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Hubert Robert (French, 1733-1808) | by Hans Ollermann
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Hubert Robert (French, 1733-1808)

Hubert Robert (French, 1733-1808) - The Landing Place.

Detail.

Around 1787-1788.

Gift of Richard T. Crane, 1900.

Art Institute of Chicago.

 

Wikipedia Encyclopedia:

 

Hubert Robert (22 May 1733 – 15 April 1808), French artist, was born in Paris.

 

His father, Nicolas Robert, was in the service of François-Joseph de Choiseul, marquis de Stainville a leading diplomat from Lorraine.

Young Robert finished his studies with the Jesuits at the Collège de Navarre in 1751 and entered the atelier of the sculptor Michel-Ange Slodtz who taught him design and perspective but encouraged him to turn to painting.

He spent eleven years in Rome, a remarkable length of time; after the young artist's official residence at the French Academy in Rome ran out, he supported himself by works he produced for visiting connoisseurs.

Robert spent his time in the company of young artists in the circle of Piranesi, whose capricci of romantically overgrown ruins influenced him so greatly that he gained the nickname Robert des ruines. The albums of sketches and drawings he assembled in Rome supplied him with motifs that he worked into paintings throughout his career.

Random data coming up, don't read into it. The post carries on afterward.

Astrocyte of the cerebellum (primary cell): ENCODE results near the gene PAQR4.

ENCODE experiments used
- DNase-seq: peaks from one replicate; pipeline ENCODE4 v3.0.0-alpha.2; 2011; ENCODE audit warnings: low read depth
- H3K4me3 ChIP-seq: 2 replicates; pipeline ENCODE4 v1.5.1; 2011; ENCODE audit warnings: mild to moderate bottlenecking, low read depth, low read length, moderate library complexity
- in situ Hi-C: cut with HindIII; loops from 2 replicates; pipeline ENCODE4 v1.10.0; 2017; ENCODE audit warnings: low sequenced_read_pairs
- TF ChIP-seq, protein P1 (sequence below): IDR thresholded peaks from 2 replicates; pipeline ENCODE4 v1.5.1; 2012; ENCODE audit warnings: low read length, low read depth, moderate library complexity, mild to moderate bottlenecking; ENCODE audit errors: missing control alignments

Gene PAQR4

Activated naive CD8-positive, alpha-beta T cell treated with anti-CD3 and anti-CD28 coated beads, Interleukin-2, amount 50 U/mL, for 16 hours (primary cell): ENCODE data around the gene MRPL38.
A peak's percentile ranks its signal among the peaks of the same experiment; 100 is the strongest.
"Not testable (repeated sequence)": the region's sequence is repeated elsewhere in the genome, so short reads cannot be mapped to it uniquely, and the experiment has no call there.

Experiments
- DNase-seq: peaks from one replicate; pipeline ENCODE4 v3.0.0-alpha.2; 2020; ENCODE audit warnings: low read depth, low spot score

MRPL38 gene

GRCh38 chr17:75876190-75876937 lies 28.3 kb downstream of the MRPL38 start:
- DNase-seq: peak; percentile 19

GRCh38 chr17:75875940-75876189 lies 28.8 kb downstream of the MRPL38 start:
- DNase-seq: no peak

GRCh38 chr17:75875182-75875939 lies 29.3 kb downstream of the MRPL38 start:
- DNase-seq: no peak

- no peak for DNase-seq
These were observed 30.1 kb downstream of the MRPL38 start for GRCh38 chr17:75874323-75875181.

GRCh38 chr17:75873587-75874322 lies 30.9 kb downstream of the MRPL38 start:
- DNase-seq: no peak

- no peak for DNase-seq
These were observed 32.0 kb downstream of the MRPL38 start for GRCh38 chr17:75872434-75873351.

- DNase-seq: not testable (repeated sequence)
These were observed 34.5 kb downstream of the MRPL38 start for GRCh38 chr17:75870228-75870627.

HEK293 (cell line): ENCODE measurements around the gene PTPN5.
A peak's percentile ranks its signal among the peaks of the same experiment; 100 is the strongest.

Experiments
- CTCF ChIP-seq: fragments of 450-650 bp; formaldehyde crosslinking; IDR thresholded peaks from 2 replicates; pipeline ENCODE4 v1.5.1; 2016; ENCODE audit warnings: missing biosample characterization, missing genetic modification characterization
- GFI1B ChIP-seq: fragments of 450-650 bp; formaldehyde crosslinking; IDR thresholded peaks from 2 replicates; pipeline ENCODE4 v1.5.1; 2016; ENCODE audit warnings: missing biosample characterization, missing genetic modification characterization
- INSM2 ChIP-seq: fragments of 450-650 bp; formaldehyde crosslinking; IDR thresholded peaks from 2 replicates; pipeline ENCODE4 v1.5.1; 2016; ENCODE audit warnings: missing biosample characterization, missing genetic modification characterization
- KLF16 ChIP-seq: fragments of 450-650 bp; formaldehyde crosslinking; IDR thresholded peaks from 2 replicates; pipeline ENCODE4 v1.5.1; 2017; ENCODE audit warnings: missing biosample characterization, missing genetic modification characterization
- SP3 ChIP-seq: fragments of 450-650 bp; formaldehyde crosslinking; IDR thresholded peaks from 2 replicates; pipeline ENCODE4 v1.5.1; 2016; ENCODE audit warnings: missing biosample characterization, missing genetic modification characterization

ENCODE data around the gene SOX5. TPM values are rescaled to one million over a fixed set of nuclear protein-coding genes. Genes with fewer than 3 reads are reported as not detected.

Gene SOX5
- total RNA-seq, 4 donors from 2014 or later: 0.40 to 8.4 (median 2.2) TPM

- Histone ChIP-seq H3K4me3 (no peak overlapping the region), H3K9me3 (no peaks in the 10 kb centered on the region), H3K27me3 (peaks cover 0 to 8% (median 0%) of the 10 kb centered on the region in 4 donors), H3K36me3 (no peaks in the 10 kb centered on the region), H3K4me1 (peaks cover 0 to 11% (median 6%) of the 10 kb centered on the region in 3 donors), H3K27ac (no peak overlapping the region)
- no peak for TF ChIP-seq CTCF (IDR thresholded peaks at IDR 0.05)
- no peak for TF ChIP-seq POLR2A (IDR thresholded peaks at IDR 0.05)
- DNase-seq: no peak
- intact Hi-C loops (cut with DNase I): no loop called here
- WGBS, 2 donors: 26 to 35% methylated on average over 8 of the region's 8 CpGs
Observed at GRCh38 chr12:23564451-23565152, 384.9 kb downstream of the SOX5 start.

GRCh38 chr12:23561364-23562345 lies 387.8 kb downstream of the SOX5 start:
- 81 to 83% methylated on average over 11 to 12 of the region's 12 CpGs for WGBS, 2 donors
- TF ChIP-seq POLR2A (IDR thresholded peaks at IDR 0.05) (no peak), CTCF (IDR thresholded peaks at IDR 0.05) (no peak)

His success on his return to Paris in 1765 was rapid: the following year he was received by the Académie royale de peinture et de sculpture, with a Roman capriccio, The Port of Rome, ornamented with different Monuments of Architecture, Ancient and Modern. Robert's first exhibition at the Salon of 1767 was greeted in print by Denis Diderot, "The ideas which the ruins awake in me are grand." He was successively appointed "Designer of the King's Gardens", Keeper of the King's Pictures" and "Keeper of the Museum and Councilor to the Academy".

 

During the Revolution, he was arrested in October 1793.

He survived his detentions at Sainte-Pélagie and Saint-Lazare, by painting vignettes of prison life on plates, before he was freed at the fall of Robespierre.

Robert narrowly escaped the guillotine when through error another prisoner died in his place.

 

Subsequently he was placed on the committee of five in charge of the new national museum at the Palais du Louvre.

 

The quantity of his work is immense; the Louvre alone contains nine paintings by his hand and specimens are frequently to be met with in provincial museums and private collections.

 

Here you find a link to the website of the museum:

www.artic.edu/

 

See also my list of best and worst museums in the world:

www.flickr.com/photos/menesje/4059308291/

And here you find my list of best and worst museums in Holland:

www.flickr.com/photos/menesje/4059604700/

  

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Uploaded on September 22, 2012